From 23andMe to dog DNA tests, genetic testing is hot right now. But beyond your family tree, what can you learn about your health from genetic testing? For example, what diseases can be detected through genetic testing, and can it predict what health problems you will or won’t have down the road? We asked Amanda Gerard, MS, a certified genetic counselor at Baylor College of Medicine, how genetic testing can impact your health. Stay tuned, because just like genetic test results, there’s a lot to unpack here.
theSkimm: What can be diagnosed by genetic testing?
Gerard: “There are a lot of types of conditions and diseases that can be diagnosed by genetic testing. Diagnostic genetic tests … determine whether someone has a specific genetic condition. Down syndrome is one example of that. Receiving a genetic diagnosis can help guide medical care and provide information about what to expect in the future.
“[Predictive genetic tests] often focus on conditions that can happen later in somebody's life and adulthood. They show whether a person might be at increased risk to develop specific types of health issues or diseases. Common examples of these are cancer or heart problems. With predictive genetic tests, they typically don’t mean that somebody will develop a specific disease, only that they have an increased risk to develop that disease at some point during their lifetime. That information can be used to help guide their medical care and, potentially, screening options or lifestyle choices.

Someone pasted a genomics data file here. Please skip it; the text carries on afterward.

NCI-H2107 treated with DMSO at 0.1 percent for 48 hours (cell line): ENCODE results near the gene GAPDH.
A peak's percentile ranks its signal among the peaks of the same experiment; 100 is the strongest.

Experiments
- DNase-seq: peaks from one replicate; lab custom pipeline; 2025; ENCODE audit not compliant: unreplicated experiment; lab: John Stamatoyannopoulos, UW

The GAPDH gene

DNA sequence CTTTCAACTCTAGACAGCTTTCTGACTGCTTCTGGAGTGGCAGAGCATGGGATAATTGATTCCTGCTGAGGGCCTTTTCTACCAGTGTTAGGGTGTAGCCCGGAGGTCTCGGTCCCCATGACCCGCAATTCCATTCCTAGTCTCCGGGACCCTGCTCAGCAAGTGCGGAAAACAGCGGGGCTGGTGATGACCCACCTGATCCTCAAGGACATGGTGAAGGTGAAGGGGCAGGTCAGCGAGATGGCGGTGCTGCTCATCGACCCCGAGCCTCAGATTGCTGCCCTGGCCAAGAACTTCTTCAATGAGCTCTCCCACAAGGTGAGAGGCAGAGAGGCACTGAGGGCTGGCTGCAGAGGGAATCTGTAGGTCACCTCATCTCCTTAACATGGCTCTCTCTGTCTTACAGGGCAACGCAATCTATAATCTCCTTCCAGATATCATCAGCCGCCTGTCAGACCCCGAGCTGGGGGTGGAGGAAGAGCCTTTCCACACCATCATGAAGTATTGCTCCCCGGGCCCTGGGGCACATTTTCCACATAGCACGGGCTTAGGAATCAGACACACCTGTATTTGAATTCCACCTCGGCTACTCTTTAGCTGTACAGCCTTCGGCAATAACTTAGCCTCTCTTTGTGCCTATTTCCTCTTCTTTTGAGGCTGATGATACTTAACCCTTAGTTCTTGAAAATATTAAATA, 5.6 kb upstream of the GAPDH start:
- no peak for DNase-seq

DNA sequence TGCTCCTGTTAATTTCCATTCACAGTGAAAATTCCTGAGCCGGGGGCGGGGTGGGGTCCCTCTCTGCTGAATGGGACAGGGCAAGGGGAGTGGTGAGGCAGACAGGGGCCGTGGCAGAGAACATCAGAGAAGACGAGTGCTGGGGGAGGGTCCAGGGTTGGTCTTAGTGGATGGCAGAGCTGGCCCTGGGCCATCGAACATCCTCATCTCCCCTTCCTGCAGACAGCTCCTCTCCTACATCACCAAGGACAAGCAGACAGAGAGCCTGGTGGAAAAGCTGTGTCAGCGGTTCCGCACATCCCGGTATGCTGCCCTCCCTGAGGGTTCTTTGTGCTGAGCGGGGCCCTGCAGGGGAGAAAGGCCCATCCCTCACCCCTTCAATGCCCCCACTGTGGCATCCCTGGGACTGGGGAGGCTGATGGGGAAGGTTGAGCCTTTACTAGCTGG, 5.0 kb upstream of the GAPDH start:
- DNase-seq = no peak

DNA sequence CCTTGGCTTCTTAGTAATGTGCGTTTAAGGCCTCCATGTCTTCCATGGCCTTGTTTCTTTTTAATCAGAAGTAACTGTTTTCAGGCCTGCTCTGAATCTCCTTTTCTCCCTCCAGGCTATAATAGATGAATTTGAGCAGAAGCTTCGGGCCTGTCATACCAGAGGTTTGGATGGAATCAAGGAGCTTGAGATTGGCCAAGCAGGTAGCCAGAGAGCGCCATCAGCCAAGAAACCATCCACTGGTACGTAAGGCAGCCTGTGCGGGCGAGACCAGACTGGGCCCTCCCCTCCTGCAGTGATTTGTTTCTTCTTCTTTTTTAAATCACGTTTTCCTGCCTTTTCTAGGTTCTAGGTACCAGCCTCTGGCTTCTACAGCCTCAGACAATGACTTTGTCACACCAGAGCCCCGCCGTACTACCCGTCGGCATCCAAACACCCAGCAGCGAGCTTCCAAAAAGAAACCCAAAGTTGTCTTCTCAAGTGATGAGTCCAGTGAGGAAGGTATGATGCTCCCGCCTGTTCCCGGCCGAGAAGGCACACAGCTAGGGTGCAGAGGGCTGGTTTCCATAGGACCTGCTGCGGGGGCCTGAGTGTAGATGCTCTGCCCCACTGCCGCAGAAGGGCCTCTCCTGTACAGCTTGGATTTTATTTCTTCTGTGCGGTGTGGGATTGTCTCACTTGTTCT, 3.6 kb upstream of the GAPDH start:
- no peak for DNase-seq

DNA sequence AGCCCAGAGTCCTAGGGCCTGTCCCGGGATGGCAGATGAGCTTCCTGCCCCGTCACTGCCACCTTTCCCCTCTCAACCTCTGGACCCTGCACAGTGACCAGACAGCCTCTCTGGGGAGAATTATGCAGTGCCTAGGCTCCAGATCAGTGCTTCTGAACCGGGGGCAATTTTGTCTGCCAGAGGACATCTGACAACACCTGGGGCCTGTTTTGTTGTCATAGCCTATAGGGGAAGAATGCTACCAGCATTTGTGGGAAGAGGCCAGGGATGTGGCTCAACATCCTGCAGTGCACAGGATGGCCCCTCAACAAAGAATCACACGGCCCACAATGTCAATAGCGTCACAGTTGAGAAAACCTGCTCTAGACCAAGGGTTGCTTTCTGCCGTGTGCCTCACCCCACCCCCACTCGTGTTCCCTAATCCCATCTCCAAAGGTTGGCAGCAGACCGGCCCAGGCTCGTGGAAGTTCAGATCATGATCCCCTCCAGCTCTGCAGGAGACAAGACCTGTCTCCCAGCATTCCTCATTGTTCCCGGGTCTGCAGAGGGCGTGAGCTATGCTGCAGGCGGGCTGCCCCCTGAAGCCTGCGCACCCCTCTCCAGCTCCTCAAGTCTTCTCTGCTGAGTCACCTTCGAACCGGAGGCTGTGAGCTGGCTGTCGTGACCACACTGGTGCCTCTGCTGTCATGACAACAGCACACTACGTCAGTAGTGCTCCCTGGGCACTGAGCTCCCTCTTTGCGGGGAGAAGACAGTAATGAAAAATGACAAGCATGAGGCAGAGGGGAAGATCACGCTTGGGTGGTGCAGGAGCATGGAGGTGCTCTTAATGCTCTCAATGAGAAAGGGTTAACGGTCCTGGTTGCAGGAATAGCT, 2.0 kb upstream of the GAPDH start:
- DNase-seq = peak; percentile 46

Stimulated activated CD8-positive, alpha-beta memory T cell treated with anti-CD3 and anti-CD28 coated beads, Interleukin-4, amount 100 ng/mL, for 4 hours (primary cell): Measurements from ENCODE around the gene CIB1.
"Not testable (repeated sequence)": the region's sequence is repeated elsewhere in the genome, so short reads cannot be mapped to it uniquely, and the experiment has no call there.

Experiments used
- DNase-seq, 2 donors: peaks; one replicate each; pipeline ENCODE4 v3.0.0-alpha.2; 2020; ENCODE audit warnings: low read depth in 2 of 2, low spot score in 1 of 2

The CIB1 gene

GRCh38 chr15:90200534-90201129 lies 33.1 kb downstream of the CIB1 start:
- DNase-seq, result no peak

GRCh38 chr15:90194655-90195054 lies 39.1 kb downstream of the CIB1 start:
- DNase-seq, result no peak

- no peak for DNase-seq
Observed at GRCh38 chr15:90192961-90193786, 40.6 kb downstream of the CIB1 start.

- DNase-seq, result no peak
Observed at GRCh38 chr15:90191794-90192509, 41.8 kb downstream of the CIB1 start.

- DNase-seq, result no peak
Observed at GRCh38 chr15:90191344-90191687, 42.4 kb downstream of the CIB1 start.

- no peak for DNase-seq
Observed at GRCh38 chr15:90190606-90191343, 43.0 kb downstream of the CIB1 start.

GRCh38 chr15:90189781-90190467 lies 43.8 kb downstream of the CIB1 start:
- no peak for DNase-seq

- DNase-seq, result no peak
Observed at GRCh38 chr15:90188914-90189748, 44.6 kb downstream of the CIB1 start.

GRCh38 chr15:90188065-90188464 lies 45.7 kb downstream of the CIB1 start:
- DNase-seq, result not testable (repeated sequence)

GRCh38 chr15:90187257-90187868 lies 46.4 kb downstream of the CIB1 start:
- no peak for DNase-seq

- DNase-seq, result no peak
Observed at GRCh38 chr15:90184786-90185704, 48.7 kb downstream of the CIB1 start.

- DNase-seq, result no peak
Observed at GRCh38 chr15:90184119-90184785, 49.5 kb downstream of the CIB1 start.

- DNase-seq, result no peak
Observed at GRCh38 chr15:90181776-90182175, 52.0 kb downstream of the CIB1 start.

“Another common genetic test for anyone considering having children is called carrier screening. That's a genetic test people can have either before or while they're pregnant to check for whether [they’re] carriers of specific genetic conditions that could be passed down to the child.
“One of the clear positives [of genetic testing] is that it can give lifesaving information. It can provide you with information about specific risks to your health. For example, if we find that somebody has a high risk [of developing] breast cancer during their life, they may need more frequent mammograms or they may need to start those at earlier ages.
“Many health issues can be influenced both by genetic and nongenetic factors. While genetic tests can be helpful in giving us information about [the risks of developing] different symptoms or diseases, they generally don't provide completely definitive information about whether somebody will absolutely have some specific health concern during their life. If results aren't interpreted correctly, they may also provide false reassurance or [unfounded] anxiety.
“If somebody is considering whether they want to do a certain type of genetic test … it can be beneficial to meet with a genetics provider — that could be a genetic counselor or a geneticist — to talk about appropriate options, depending on the specific type of information that they're looking for.”
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